Connecting to SheevaPlug Over Serial With PuTTY
by Mike Levin SEO & Datamaster, 08/26/2010
Okay, let’s log into this thing. We can either connect through a network connection, assuming you have a DHCP server on your network (and if you’re at home with a WiFi router, then you do) and figure out your IP, or you have to connect with the provided serial cable.
If you choose the network route, you can guess the IP it was given, which is actually quite easy if you get the IP of your existing machine. Since DHCP usually issues IPs in sequential order, then your SheevaPlug is likely to be one higher. A neat little trick is to open a CMD or Terminal window, and type ipconfig (or ifconfig, respectively) to see what your IP is. And then ping your own IP before the SheevaPlug is on your network. Then ping one higher and one higher until you get no response. Once you get no response, this is likely to be the IP that your home WiFi router assigns to your SheevaPlug, and you can get in through TCP/IP. Alternatively, you can go into your WiFi Web interface management software (or AirPort software in the case of Apple) and just hunt around for the list of IPs that have been assigned. It’s in there.
The other route, which I’m going to do here, is direct through serial cable using the PuTTY program that we used earlier with our QEMU virtual server. It can do direct serial communication as well as SSH. The only problem with this route is that you need some Windows drivers from a CD-ROM, which my SheevaPlugs didn’t come with. What you need is a file called WindowsTeraTermUSBDriver.zip (or sheevaplug_host_swsupportpackagewindowshost1.2.zip ), which can be downloaded from the download area of the SheevaPlug site. It’s usually the first file listed. Download and unzip it.
Before powering on your SheevaPlug, connect the serial cable between the SheevaPlug’s mini USB connector, and one of your PC’s USB port.
Next, I recommend opening device manager. I’m on XP, so I go into Settings / Control Panel / System and click the Hardware tab, and then click the Device Manager button. UP comes device manager. This will give you a nice before/after view of what’s about to happen.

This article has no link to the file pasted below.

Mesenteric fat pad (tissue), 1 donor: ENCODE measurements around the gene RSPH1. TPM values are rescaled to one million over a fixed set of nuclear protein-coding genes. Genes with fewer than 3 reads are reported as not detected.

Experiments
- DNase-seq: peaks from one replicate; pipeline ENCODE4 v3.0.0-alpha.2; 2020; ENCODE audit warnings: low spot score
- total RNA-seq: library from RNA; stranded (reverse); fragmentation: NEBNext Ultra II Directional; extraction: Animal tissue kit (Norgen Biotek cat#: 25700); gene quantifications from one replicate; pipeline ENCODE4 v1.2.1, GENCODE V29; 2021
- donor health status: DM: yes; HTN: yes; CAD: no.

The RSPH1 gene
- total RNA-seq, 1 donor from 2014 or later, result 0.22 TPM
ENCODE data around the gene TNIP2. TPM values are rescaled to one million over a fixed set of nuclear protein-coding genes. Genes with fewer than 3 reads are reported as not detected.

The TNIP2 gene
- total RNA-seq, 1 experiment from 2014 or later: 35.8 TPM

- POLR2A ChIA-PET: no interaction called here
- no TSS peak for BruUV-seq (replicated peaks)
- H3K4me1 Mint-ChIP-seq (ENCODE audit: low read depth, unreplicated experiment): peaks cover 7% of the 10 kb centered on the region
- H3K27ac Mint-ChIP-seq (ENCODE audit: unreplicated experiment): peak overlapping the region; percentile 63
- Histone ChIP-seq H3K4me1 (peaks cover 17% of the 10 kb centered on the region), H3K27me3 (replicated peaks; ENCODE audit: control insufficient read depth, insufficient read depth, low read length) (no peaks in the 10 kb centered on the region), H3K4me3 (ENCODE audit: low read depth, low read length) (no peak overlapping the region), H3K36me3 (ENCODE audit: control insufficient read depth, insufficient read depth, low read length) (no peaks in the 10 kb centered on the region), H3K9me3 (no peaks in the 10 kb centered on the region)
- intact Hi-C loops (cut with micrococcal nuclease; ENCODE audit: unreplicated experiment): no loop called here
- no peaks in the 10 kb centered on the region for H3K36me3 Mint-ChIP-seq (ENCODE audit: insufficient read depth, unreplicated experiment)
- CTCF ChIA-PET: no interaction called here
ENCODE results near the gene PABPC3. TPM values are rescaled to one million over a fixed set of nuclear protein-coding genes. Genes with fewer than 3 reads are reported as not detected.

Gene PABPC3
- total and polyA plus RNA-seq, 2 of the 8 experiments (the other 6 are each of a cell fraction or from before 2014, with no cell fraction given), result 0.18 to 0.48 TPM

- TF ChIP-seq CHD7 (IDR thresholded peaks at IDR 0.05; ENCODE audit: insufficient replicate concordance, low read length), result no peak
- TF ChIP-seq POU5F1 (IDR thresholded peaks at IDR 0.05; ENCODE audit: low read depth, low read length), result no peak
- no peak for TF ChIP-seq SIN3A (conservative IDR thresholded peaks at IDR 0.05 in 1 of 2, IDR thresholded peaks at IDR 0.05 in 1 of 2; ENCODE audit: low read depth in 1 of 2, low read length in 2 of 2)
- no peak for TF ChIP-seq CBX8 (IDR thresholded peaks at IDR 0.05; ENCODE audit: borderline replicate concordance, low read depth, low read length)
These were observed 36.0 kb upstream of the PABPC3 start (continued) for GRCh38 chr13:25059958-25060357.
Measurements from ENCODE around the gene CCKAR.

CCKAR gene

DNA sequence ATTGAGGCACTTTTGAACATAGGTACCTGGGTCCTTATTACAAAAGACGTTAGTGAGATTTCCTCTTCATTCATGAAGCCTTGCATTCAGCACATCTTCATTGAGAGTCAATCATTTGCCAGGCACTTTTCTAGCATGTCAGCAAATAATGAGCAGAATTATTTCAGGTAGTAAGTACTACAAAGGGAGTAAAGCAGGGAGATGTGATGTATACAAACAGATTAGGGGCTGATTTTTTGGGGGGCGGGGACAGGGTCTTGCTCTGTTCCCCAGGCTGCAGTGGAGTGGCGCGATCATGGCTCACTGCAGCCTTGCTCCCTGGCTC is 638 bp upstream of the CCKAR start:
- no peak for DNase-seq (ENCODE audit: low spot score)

Now, plug in your SheevaPlug to power. Device Manager will update, showing it under two locations: Other devices and Universal Serial Bus controllers.
You will be promoted whether Windows should look for your driver, but since you just downloaded them onto your desktop…
…point the Windows hardware wizard to this location to install the drivers. You might have to jump through a few hoops to make it find all the files. I did. This will include clicking a “Continue anyway” for an unsigned driver. But when you’re done, you should see the message that the wizard has finished installing the software for USB Serial Converter B.
Now, you have to scroll down in the device manager under Universal Serial Bus controllers, and select Properties:
…and go to the Advanced tab, and make sure Load VCP is checked. Click “OK”. VCP stands for “virtual com port” and is what will result in the USB port being assigned one of those COM1, COM2 old school serial port assignments. In all liklihood, it will be a very high com port number.
And to find out what com port is assigned, just unplug your SheevaPlug’s USB cable from your PC and plug it back in and watch Device Manager. You will see the port under Ports (COM & LPT). In my case, it became COM15:
And now, FINALLY, you can talk to your SheevaPlug. Run PuTTY and set the Connection type to Serial and set the Serial line to your COMxx number, and the Speed to 115200.
Switch over to the Serial “tab” and scan down the settings. The defaults should be correct:
Okay, now hit “Open” and be prepared for a blank screen:
…now click into the black screen and hit the Enter key once…
And Voila! The SheevaPlug default login! Remember, we’re logging in as “root” and the SheevaPlug’s default password is “nosoup4u”: